Creating the look for Wilson’s whimsical Kit Kat, Verity took the scripted direction that Tim’s sister should always wear some item that was purple. “It was quite a joyous process finding every single purple item that you could,” the designer laughs. “Kit Kat is kind of thrown together, so each outfit was quite fun to put together. She’d wear the quirky combinations of things.”
One character Hawkes didn’t imagine she’d be dressing over the course of About Time was the Queen herself. However, that was required when it came time for Tim’s Mum’s outfits. As she fancies the Queen as the perfection fashion icon, that’s the way she would be dressed. Ends Hawkes: “Lindsay is very beautiful, but she doesn’t look anything like the Queen…so we came to quite a good compromise on her costumes.”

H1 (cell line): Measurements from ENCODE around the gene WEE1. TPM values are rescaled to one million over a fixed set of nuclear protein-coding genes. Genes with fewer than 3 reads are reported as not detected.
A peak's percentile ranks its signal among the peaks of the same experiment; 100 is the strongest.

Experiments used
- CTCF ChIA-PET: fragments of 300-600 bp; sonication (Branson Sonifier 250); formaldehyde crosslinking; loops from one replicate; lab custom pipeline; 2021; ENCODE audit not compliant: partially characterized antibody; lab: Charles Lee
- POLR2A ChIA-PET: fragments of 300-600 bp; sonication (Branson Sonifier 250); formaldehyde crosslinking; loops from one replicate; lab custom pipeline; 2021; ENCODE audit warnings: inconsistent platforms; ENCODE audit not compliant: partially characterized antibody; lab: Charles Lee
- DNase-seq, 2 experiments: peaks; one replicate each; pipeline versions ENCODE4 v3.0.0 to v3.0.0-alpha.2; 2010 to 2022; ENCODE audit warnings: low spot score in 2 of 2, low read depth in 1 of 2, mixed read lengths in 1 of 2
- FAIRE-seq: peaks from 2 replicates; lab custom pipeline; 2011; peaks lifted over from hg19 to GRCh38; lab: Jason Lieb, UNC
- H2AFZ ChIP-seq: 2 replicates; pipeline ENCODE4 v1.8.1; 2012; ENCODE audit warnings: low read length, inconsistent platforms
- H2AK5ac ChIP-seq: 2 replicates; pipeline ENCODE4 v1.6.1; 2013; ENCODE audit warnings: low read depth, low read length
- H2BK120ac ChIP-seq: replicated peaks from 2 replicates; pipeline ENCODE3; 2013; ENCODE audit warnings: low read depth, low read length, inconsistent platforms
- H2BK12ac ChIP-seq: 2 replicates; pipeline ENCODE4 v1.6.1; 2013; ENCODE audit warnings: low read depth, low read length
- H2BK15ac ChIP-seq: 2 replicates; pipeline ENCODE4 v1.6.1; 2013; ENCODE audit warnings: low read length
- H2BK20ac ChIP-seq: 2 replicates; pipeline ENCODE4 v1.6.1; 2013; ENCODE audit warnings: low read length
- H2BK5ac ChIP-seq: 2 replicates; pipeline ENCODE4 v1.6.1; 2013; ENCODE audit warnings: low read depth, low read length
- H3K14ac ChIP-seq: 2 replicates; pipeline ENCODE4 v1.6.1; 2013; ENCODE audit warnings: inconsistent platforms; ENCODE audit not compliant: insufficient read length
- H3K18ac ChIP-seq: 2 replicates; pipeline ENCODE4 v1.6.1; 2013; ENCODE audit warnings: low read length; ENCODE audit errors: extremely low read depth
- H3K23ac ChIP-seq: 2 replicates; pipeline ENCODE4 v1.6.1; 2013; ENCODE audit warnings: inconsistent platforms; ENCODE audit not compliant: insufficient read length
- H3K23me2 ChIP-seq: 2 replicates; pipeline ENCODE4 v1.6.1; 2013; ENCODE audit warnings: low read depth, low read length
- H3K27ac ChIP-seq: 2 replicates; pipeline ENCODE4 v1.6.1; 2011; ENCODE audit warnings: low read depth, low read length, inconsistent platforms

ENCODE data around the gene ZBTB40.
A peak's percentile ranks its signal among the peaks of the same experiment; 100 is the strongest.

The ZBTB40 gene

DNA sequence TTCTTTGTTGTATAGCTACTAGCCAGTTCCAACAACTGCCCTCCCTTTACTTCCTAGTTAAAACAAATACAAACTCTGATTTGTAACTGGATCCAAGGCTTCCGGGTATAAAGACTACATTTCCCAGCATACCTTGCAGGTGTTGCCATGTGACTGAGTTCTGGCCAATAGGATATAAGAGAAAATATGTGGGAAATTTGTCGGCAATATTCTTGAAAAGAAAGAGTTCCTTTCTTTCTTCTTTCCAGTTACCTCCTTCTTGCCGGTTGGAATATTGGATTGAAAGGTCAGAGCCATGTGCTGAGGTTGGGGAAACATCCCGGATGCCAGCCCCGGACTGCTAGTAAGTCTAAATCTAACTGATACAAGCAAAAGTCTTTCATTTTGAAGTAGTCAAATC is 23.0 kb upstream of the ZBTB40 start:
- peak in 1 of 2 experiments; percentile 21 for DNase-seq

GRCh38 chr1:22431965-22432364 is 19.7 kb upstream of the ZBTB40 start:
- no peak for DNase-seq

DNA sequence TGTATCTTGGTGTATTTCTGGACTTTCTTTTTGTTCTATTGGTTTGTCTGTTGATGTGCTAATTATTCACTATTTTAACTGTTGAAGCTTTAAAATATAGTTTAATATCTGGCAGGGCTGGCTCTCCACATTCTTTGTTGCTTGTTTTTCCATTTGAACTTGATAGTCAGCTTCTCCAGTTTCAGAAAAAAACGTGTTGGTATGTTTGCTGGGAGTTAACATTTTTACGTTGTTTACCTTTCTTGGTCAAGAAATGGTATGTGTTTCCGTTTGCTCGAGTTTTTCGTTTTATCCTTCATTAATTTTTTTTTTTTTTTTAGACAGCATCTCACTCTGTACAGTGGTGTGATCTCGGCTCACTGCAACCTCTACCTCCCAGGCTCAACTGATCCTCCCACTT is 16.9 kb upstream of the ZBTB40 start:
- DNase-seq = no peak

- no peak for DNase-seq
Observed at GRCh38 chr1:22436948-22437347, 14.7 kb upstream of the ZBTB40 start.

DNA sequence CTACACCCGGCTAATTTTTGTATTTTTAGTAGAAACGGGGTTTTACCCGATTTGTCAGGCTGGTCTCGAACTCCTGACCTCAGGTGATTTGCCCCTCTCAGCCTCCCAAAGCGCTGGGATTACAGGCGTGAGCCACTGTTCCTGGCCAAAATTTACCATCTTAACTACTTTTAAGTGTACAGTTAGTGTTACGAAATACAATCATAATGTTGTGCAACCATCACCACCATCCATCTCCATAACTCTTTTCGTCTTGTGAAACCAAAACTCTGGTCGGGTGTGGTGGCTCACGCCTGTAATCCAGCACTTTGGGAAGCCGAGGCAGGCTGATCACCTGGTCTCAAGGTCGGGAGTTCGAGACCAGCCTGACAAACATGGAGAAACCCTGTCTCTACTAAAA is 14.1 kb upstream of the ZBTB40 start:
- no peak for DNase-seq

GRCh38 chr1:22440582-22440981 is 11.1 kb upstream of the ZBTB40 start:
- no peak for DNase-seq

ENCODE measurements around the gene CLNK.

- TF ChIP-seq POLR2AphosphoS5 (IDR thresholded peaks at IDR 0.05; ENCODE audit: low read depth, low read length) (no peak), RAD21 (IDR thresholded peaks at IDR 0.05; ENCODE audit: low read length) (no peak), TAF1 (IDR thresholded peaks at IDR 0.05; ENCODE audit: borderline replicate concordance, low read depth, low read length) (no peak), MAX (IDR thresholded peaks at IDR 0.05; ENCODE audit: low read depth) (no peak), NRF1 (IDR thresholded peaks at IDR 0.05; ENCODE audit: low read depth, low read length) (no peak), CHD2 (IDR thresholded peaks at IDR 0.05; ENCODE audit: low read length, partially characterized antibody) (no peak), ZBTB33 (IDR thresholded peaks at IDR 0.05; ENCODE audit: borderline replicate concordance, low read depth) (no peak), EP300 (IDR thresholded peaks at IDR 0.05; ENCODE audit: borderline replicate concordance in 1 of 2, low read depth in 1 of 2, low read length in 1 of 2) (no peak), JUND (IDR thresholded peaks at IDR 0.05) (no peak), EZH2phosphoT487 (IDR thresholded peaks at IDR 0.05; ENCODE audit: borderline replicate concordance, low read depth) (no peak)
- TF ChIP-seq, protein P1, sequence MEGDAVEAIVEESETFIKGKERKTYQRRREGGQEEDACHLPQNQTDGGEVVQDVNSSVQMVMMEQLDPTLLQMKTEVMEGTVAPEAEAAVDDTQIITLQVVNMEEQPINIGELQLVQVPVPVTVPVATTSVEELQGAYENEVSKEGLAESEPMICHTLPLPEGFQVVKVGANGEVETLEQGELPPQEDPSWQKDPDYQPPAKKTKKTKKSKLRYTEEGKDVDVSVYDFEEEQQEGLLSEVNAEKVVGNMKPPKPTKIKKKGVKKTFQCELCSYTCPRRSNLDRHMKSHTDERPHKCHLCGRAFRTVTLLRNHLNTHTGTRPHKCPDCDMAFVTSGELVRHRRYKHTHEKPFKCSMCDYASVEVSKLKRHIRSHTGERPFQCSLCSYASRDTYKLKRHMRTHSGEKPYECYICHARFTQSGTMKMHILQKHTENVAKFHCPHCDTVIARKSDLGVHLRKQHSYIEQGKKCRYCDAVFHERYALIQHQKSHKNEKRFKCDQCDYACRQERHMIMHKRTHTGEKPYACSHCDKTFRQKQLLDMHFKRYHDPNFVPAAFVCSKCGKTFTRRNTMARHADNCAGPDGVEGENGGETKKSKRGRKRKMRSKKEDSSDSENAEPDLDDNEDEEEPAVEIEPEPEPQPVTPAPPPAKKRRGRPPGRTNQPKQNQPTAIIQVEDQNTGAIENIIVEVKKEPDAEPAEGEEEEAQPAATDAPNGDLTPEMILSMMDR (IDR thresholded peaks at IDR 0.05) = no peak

Sounds of Love: Building the Soundtrack
Nothing is more important in a romantic comedy about love, time travel and making the most of life than the music that brings it all together. Curtis wanted to convey the emotions experienced by Tim as he fell in love and as his relationship with his parents deepened as he grew up. The filmmaker managed to encapsulate those emotions into one incredible soundtrack.
The chart-topping music of Ben Folds, who first came to fame with the band Ben Folds Five and later segued into a solo act, was the perfect addition to the film’s music roster. In addition to recording and releasing 16 studio albums, Folds’ work has been featured in several films and television series. Folds was an easy pick for the filmmakers, as all were fans of his work.